Library Launches Copyright First Responders Program

Below is the latest from Harvard Library communication on my beta program for copyright and libraries.  I developed the Copyright First Responders program with one thing in mind: Librarians should be the front lines of copyright expertise.  A brief survey I did a few years ago revealed that the Library was the place where the majority of copyright questions were being asked – Circulation, Reference, Tech Services, Special Collections, Preservation, Digitization, Access Services – every department interacted with it in some way.

I believe the decentralized copyright model will work the best.  Why?  Because when answering copyright questions at a library you need the expertise of the subject matter as well.  How does the field publish? What are the norms for access to information? What databases and licenses exist in this field? Who are the routine publishers of the journals, serials, monographs, or e-books in this discipline? Where are the materials located? How are they accessed? Who owns the materials?

Librarians have this necessary expert-level of knowledge.

Building an understanding of “practical copyright” on top of their information expertise is, I believe, the best and most efficient outcome for a “hub-and-spoke” model for a decentralized copyright structure.  So far, the copyright immersion program I am running has been fantastic.  The Copyright First Responders will be deployed at their respective libraries this Fall, and more cohort are planned for the future!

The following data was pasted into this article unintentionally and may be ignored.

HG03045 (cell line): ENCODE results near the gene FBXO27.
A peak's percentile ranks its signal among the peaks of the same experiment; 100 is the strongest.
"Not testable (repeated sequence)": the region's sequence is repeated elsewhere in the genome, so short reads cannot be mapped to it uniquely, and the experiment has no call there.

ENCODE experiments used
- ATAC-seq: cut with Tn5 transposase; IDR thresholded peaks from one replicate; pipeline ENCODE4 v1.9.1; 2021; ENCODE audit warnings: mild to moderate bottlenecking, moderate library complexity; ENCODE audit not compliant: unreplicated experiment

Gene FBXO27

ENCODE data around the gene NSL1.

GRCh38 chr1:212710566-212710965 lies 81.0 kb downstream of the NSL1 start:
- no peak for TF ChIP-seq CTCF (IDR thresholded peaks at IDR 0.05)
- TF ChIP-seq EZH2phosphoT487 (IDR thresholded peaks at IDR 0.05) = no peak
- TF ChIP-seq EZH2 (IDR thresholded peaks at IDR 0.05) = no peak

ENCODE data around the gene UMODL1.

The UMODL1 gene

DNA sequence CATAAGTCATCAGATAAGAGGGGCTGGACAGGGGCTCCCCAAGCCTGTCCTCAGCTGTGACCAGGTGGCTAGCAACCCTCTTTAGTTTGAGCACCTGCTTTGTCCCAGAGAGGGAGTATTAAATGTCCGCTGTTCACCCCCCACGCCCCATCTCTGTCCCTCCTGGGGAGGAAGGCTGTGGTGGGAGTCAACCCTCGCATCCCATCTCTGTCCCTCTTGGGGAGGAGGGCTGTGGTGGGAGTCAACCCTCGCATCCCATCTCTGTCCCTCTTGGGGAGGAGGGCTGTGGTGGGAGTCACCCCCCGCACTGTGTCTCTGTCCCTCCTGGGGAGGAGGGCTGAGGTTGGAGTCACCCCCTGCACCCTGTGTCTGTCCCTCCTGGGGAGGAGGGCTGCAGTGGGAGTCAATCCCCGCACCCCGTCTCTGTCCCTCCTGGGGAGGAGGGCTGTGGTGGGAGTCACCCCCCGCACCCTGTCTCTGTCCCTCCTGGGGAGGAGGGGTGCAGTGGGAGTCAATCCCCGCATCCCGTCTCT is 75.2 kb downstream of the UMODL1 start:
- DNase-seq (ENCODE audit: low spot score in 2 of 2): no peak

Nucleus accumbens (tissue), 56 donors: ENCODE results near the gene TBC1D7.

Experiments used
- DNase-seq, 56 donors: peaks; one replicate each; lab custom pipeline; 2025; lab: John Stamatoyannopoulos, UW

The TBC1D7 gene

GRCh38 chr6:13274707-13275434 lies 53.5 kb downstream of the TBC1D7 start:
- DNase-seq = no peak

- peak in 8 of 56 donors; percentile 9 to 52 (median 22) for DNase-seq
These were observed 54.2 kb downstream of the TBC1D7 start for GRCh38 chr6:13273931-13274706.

[Linked from]

Library Launches Copyright First Responders Program

Training front-line responders to copyright questions

July 8, 2014—This fall the Harvard Library will deploy the Copyright First Responders (CFRs) — a pilot program being developed as a resource for anyone at Harvard struggling with copyright issues.

The program was founded by Kyle K. Courtney, the copyright advisor at the Office for Scholarly Communication, who observed an increase in his caseload and had rising concerns about copyright’s rapidly changing law and the resulting implications for libraries and their users. In response, he is building a distributed network of individuals across Harvard’s libraries trained to either answer questions themselves or refer them up to experts.

The inaugural cohort of the CFRs – a dozen library staff members from diverse corners of the Library – started training with Kyle this spring under his “Copyright Immersion” program. The CFRs will be open for business in fall 2014, with a series of introductory presentations at each library featuring Kyle and the CFR representative for that particular library. The goal is to aid the library community by addressing copyright issues regularly faced by their colleagues and patrons.

In the weekly CFR meetings, Kyle couches thorny copyright issues in timely questions like, “Who owns a selfie?” Participants apply principles from case law and their assigned readings in their discussion, which usually lead to bigger questions about copyright and its effect on libraries, publishers, researchers and readers.

In a recent session addressing digital first sale, the importance of copyright on daily library operations was clear: “If a library has 1,000 e-books, it doesn’t really own them in the traditional sense of the word, which interferes with collections, which interferes with preservation, which interferes with being a library,” said Courtney.

Once the first CFR cohort is deployed, Kyle plans on launching a second cohort for training in late fall for more libraries, departments, and programs.

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